The foregoing advantages apply to bulk, or SOS integrated or discrete MOS field effect transistor circuits arranged in the described manner. In the SOS realization, the ability to zero to the same point each cycle and the use of the series connection of two cascode amplifiers between the supply potentials reduces the potential impressed across any two electrodes of a single FET. This tends to reduce transient voltage offset effects.
Each of the switches S1-S5 may be realized by a complementary FET pair as shown in FIG. 2. The gate electrodes of the two transistors of this arrangement are driven by complementary control potentials. The complementary control potentials tend to cancel undesirable transients capacitively coupled between gate electrodes and in/out nodes of the switch. In lieu of the complementary FET pairs single field effect transistors may be employed for the switch elements to conserve device count and circuit size. In this instance it is desirable that the transistor substituted for switch S3 be of complementary type to the transistor substituted for switch S4, and the transistors substituted for switches S1 and S2 be of like type. Undesirable effects due to transients created by the control signals applied to the signal transistor switches coupling between the gates of the switch transistors and their respective drain-source circuits would tend to cancel for such an arrangement. With respect to switches S3 and S4 the control potentials tend to couple transient potentials to the high impedance gate electrodes of P1 and N1. A positive transient from a positive control pulse at S4 coupled to the gate of N1 would tend to increase the drain-source current conducted by V1; to provide this extra current and maintain the circuit balanced, a negative transient should be coupled to the gate of P1. Providing that switches S3 and S4 are complementary FETs requiring opposite or complementary control signals assures that the concomitant transients are of the proper polarity to tend to maintain the amplifier in a balanced condition. (The coupling is provided by the inherent stray capacitances of the devices.) With respect to S1 and S2, one switch, S1, turns off and the other, S2, turns on. The control potential and its transients causing S1 to turn off is compensated by the control potential and its associated transients causing S2 to turn on and vice versa.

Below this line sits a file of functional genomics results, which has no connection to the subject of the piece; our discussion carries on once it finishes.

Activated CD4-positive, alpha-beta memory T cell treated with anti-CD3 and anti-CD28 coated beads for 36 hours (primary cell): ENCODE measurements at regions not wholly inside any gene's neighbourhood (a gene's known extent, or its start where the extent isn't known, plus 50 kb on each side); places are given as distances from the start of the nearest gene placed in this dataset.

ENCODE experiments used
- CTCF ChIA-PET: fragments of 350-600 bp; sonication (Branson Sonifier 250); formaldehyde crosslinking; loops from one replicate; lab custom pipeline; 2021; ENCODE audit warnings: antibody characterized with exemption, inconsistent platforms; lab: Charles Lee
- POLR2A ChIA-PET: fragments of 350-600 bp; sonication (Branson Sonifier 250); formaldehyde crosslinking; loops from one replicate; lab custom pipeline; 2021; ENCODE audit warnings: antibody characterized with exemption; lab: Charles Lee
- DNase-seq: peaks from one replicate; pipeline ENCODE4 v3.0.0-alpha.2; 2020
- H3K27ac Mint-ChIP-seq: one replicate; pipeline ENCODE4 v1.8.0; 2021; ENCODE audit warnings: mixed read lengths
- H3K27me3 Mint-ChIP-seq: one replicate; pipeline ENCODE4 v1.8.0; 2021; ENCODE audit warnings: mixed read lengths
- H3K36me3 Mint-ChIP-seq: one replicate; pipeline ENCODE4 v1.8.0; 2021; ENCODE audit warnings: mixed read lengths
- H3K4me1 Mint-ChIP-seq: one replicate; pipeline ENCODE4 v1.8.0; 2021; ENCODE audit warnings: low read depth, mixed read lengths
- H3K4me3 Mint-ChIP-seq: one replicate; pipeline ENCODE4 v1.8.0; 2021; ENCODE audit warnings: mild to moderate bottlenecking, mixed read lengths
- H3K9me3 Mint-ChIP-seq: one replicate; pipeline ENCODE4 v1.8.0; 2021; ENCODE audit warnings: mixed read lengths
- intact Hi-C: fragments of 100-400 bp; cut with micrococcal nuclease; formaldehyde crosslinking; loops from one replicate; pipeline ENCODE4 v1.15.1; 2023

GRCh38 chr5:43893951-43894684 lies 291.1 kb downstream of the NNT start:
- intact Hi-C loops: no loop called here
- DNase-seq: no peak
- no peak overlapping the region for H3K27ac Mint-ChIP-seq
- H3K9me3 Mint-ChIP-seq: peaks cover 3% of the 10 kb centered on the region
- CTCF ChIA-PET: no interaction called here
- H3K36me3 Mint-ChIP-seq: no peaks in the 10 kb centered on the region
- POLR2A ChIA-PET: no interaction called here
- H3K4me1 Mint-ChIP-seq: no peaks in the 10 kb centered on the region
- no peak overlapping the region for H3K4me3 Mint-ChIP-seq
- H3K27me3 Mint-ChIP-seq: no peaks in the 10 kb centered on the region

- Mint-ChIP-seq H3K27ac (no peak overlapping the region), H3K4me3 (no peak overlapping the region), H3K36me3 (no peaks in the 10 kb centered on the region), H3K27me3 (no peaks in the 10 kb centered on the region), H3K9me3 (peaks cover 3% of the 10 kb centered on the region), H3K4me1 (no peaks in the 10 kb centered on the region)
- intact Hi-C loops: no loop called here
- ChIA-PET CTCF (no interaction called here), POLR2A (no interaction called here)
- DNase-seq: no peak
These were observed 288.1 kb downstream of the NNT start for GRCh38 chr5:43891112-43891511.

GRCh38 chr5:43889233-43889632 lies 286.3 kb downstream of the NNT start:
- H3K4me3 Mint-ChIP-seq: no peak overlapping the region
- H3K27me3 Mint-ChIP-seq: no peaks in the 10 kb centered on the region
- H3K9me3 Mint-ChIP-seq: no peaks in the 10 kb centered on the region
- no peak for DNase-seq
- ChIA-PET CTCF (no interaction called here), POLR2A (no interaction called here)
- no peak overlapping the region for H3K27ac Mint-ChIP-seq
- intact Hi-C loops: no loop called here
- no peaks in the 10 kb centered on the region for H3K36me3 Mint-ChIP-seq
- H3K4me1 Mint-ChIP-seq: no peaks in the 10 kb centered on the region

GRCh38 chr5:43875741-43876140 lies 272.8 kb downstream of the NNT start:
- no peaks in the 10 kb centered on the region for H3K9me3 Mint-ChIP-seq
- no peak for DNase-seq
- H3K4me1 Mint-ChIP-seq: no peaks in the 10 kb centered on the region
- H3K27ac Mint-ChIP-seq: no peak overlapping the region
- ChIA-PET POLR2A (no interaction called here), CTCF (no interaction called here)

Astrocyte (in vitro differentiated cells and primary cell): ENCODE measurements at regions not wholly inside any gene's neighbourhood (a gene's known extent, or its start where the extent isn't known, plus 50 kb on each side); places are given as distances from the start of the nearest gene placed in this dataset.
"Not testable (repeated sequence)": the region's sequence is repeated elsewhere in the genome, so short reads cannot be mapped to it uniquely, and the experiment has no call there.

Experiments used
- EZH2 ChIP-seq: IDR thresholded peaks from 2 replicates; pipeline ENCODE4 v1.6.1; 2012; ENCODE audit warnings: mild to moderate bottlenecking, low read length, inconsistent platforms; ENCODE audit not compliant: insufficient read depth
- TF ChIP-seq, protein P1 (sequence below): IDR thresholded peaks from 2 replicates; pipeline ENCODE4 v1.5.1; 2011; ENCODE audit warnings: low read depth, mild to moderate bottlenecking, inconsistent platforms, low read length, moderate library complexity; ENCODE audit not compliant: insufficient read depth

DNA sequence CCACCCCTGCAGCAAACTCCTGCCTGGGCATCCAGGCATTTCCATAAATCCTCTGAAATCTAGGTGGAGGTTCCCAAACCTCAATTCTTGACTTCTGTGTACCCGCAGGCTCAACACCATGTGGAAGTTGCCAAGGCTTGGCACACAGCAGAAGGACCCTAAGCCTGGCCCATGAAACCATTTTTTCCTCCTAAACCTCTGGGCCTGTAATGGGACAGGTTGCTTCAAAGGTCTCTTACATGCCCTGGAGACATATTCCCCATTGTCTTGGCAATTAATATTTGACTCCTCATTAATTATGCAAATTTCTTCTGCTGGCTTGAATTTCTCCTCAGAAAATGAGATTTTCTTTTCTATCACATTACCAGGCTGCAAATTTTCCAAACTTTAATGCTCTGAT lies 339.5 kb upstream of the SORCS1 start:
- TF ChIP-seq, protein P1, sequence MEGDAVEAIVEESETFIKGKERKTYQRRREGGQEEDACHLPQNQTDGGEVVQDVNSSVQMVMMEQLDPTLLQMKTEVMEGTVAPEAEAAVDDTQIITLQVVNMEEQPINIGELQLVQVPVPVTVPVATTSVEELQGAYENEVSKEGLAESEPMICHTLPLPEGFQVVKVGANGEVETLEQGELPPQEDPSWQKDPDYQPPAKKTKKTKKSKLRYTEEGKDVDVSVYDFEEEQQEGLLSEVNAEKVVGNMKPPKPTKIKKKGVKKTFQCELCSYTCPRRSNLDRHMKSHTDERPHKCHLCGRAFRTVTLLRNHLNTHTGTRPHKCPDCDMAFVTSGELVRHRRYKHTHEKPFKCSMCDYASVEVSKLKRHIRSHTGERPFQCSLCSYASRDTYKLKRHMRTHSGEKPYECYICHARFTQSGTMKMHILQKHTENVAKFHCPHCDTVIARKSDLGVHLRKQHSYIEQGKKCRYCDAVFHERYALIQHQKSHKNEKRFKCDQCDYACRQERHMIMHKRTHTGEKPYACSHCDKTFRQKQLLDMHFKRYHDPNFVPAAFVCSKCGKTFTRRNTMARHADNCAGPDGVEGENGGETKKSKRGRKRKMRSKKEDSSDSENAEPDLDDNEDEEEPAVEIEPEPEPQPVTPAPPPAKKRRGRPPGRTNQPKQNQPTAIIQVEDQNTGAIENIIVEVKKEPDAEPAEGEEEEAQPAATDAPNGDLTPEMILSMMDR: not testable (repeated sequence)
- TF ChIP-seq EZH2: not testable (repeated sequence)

|Cited Patent||Filing date||Publication date||Applicant||Title|
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|US3870966 *||Jun 1, 1973||Mar 11, 1975||Rca Corp||Complementary field effect transistor differential amplifier|
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|US4004158 *||Oct 6, 1975||Jan 18, 1977||Rca Corporation||Keyed comparator|
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|US4814642 *||Sep 10, 1987||Mar 21, 1989||Trw Inc.||Switched impedance comparator|
|US4989003 *||Jun 19, 1989||Jan 29, 1991||Rca Corporation||Autozeroed set comparator circuitry|
|US5113091 *||Mar 19, 1991||May 12, 1992||Texas Instruments Incorporated||Apparatus and method for comparing signals|
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|US5272481 *||Aug 13, 1992||Dec 21, 1993||David Sarnoff Research Center, Inc.||Successive approximation analog to digital converter employing plural feedback digital to analog converters|
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|US6057712 *||Oct 27, 1994||May 2, 2000||Siemens Aktiengesellschaft||Integrated comparator circuit with four MOSFETS of defined transfer characteristics|
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|WO2002097976A1 *||May 24, 2002||Dec 5, 2002||Infineon Technologies North America Corp.||Ultra high speed clocked limiting preamplifier|
|International Classification||G01R19/165, H03K5/08, H03K5/24, G01R19/00|
|Cooperative Classification||G01R19/0038, H03K5/249, G01R19/16519|
|European Classification||G01R19/165E4, H03K5/24F4, G01R19/00D|